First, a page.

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Significant Reported Cases

August 19, 2014

The PA Supreme Court has decided to review the appellate court decisions in the following cases.

Political Subdivision Tort Claims Act Statutory Cap On Damages Upheld

Zauflik v. Pennsboro School District - This case involves the driver of a Pennsboro School District bus who ran over 17-year-old high school student Ashley Zauflik, crushing her pelvis and leg and resulting in an above-the-knee amputation. The school district admitted liability. The Bucks County jury awarded Zauflik $14 million, including $11.1 million for noneconomic damages. The Trial Court molded the verdict to $500,000 because of the statutory damages cap imposed by the Political Subdivision Tort Claims Act (PSTCA). Zauflik appealed the decision arguing that the PSTCA’s $500,000 statutory cap on damages should be reevaluated and declared unconstitutional because it violates the Pennsylvania and United States Constitution. The Commonwealth Court of Pennsylvania held that the PSTCA cap of $500,000 did not violate the Pennsylvania Constitution or the United States Constitution.

Insured Allowed To Treat Insurer’s Reservation of Rights As A Breach of Contract and Settle Case and Still Seek Reimbursement From Carrier

Babcock & Wilcox v. American Nuclear Insurers – This case involved insurance coverage for two nuclear facilities owned by Babcock and Wilcox (B&W) who were sued by multiple plaintiffs alleging bodily damage from radioactive emissions from their nuclear plants. B & W’s liability insurer American Nuclear Insurers (ANI) provided a defense to the law suit under a reservation of rights. B&W proceeded to settle the claims against it, over ANI’s objections, and now seeks reimbursement for the settlement. At issue was whether an insured can settle a claim, over the insurer’s objections, and obtain reimbursement for that settlement from the insurer where the insurer defended under a reservation of rights. In this case, The Superior Court of Pennsylvania held that when an insurer tenders a defense subject to reservation, the insured has two options. The first is to accept the defense in which event it remains unqualifiedly bound to the terms of the consent to settlement provision of the underlying policy. Alternatively, the insured may decline the insurer’s tender of qualified defense and furnish its own defense. In this event the insured retains full control of its own defense including settlement of claims. In this option the insured may recover from the insurer the insured’s defense costs and the cost of settlement, to the extent that these costs are deemed fair, reasonable, and non-collusive.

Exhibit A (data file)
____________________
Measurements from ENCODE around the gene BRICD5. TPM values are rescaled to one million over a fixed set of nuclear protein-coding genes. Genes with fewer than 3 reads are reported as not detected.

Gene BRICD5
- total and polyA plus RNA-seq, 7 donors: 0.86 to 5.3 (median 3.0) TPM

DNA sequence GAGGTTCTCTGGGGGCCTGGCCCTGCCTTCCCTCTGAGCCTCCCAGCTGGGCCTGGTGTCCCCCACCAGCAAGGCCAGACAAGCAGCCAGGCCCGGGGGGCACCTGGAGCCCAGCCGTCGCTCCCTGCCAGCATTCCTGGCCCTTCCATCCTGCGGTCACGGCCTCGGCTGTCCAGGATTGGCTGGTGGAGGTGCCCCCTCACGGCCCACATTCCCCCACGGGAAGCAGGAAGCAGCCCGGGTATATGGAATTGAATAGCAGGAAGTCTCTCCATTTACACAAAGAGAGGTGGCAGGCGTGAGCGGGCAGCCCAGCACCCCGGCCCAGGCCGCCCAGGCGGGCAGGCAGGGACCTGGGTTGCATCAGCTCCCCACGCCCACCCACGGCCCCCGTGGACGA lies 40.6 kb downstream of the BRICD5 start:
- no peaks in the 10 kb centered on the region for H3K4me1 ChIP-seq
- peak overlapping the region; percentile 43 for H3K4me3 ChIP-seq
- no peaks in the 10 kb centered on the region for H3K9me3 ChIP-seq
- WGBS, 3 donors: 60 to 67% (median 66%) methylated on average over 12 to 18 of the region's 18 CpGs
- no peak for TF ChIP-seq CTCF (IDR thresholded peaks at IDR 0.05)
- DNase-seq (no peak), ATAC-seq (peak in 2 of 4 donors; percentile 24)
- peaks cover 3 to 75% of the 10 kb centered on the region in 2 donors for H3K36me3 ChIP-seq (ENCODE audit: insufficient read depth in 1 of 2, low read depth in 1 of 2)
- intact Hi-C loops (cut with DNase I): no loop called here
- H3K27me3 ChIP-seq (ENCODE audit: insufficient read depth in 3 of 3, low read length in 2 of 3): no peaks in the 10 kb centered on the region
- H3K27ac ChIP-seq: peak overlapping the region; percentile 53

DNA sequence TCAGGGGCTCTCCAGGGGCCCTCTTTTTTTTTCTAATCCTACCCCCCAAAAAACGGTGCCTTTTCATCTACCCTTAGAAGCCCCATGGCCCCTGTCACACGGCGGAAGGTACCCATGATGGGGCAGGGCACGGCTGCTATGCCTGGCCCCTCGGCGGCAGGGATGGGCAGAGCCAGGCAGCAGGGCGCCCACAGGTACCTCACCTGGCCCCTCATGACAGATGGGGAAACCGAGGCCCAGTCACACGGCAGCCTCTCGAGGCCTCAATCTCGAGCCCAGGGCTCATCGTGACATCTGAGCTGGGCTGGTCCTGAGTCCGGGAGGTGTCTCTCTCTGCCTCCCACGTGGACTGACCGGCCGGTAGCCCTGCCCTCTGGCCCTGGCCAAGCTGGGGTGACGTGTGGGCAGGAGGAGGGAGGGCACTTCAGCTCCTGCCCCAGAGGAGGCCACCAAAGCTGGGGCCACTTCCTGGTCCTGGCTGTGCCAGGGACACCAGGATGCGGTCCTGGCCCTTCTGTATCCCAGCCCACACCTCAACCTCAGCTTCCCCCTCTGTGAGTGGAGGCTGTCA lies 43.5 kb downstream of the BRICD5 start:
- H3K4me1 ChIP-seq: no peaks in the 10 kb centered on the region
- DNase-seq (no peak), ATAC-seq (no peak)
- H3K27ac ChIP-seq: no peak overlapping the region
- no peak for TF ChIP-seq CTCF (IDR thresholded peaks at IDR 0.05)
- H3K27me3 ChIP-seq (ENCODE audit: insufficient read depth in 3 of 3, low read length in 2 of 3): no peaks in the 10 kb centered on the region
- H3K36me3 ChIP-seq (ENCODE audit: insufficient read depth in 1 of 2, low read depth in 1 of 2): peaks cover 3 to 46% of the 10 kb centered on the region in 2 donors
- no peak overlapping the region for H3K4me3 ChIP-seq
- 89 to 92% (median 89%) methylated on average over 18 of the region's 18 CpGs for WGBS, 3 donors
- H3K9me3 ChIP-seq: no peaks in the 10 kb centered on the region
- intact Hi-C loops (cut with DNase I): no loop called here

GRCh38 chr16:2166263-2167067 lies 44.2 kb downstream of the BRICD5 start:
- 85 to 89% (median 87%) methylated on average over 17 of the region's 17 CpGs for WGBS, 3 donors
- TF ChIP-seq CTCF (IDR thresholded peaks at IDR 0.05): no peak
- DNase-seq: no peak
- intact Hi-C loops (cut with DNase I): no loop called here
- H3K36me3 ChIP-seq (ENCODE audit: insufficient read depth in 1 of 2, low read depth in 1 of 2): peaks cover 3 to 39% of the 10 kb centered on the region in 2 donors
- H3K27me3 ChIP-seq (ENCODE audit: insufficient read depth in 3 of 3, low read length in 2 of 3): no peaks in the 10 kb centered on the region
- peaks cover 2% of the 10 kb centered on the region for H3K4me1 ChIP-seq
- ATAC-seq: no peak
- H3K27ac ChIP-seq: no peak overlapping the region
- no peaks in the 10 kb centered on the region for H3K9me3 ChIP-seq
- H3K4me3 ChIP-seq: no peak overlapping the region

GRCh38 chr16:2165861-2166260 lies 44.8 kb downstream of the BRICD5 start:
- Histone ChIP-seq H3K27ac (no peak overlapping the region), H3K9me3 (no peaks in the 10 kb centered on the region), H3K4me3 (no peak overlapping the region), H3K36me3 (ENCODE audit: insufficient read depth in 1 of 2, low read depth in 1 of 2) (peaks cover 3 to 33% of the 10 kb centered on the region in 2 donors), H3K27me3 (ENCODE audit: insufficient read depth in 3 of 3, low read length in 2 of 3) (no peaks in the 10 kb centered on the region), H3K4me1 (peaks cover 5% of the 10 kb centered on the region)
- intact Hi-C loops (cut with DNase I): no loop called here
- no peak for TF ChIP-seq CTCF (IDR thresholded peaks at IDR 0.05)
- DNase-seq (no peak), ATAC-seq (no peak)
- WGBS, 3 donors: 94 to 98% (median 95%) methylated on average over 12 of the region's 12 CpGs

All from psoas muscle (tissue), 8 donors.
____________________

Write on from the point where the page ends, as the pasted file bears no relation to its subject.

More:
Commonwealth Court States Police During Pursuit Does Not Owe Same Duty Of Care To Passengers In Fleeing Vehicle As To Innocent Bystanders

Sellers v. Abington Township – Mr. Sellers, a passenger in a car that was being chased by police, was killed in an automobile accident. After seeing a police vehicle turning to pull him over the driver began speeding recklessly for fear of a DUI and hit a tree, killing the passenger Mr. Sellers. Mr. Sellers Estate sued the police arguing that they owed the passenger of a car the same duty of care owed to innocent bystanders. This case involved the question of whether a passenger in a vehicle being pursued by police should be considered an innocent bystander to whom the police owe a duty of care. The Commonwealth Court of Pennsylvania held that there is no duty of care to passengers whose existence, or whose connection to the driver and the conduct for which they are being pursued, is unknown to the officer.

Bad Faith Claims and Violations Of Unfair Practices Act Are Assignable

Allstate v. Wolfe –The United States District Court was presented with the issue of whether a bad faith claim and a violation of the Pennsylvania’s Unfair Trade Practices and Consumer Protection Law claim are assignable. Here, defendant who was insured by Allstate hit and injured plaintiff in a car accident. After Allstate refused a settlement offer over the objection of the defendant that would have indemnified the defendant, a jury verdict returned with an award of compensatory and punitive damages. Although the Allstate policy indemnified the defendant from compensatory damages, the policy did not indemnify the defendant from punitive damages. The United States District Court held that a bad faith claim and a violation of the Pennsylvania’s Unfair Trade Practices and Consumer Protection claim are assignable.

On appeal the 3rd Circuit requested that the Pennsylvania Supreme Court decide the issue of assignability due to a split in how the State and Federal Courts have decided the issue.

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